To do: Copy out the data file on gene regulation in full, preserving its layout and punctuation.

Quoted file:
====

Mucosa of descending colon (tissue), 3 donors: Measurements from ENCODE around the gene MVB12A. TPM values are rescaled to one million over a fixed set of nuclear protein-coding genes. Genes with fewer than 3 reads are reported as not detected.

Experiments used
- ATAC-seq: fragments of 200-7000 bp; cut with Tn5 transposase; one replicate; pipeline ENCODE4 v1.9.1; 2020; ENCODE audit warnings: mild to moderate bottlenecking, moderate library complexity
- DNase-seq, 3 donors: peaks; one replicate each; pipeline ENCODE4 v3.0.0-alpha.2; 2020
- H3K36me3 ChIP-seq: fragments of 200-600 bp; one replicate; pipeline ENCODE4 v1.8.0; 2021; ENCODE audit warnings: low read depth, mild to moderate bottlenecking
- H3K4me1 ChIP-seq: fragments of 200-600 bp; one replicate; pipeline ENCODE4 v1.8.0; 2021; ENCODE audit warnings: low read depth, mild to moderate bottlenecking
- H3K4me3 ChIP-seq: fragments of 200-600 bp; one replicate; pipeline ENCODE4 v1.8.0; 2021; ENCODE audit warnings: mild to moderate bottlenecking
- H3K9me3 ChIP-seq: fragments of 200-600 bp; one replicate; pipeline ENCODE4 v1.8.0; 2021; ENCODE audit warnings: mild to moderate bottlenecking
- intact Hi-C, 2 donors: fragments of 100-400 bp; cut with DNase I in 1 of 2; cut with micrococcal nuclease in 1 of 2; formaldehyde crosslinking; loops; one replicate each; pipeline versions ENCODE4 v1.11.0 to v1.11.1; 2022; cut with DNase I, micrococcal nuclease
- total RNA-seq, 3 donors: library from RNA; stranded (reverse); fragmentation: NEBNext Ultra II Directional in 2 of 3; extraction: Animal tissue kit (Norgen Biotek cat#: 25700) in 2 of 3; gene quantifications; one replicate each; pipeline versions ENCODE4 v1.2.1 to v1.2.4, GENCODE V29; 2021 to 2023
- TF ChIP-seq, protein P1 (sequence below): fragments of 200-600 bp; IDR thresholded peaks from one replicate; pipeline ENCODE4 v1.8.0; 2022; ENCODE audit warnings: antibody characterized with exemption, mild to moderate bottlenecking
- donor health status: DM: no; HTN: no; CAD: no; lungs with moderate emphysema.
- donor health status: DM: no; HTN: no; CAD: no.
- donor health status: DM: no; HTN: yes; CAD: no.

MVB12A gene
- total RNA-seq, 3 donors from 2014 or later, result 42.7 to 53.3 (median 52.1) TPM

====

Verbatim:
Mucosa of descending colon (tissue), 3 donors: Measurements from ENCODE around the gene MVB12A. TPM values are rescaled to one million over a fixed set of nuclear protein-coding genes. Genes with fewer than 3 reads are reported as not detected.

Experiments used
- ATAC-seq: fragments of 200-7000 bp; cut with Tn5 transposase; one replicate; pipeline ENCODE4 v1.9.1; 2020; ENCODE audit warnings: mild to moderate bottlenecking, moderate library complexity
- DNase-seq, 3 donors: peaks; one replicate each; pipeline ENCODE4 v3.0.0-alpha.2; 2020
- H3K36me3 ChIP-seq: fragments of 200-600 bp; one replicate; pipeline ENCODE4 v1.8.0; 2021; ENCODE audit warnings: low read depth, mild to moderate bottlenecking
- H3K4me1 ChIP-seq: fragments of 200-600 bp; one replicate; pipeline ENCODE4 v1.8.0; 2021; ENCODE audit warnings: low read depth, mild to moderate bottlenecking
- H3K4me3 ChIP-seq: fragments of 200-600 bp; one replicate; pipeline ENCODE4 v1.8.0; 2021; ENCODE audit warnings: mild to moderate bottlenecking
- H3K9me3 ChIP-seq: fragments of 200-600 bp; one replicate; pipeline ENCODE4 v1.8.0; 2021; ENCODE audit warnings: mild to moderate bottlenecking
- intact Hi-C, 2 donors: fragments of 100-400 bp; cut with DNase I in 1 of 2; cut with micrococcal nuclease in 1 of 2; formaldehyde crosslinking; loops; one replicate each; pipeline versions ENCODE4 v1.11.0 to v1.11.1; 2022; cut with DNase I, micrococcal nuclease
- total RNA-seq, 3 donors: library from RNA; stranded (reverse); fragmentation: NEBNext Ultra II Directional in 2 of 3; extraction: Animal tissue kit (Norgen Biotek cat#: 25700) in 2 of 3; gene quantifications; one replicate each; pipeline versions ENCODE4 v1.2.1 to v1.2.4, GENCODE V29; 2021 to 2023
- TF ChIP-seq, protein P1 (sequence below): fragments of 200-600 bp; IDR thresholded peaks from one replicate; pipeline ENCODE4 v1.8.0; 2022; ENCODE audit warnings: antibody characterized with exemption, mild to moderate bottlenecking
- donor health status: DM: no; HTN: no; CAD: no; lungs with moderate emphysema.
- donor health status: DM: no; HTN: no; CAD: no.
- donor health status: DM: no; HTN: yes; CAD: no.

MVB12A gene
- total RNA-seq, 3 donors from 2014 or later, result 42.7 to 53.3 (median 52.1) TPM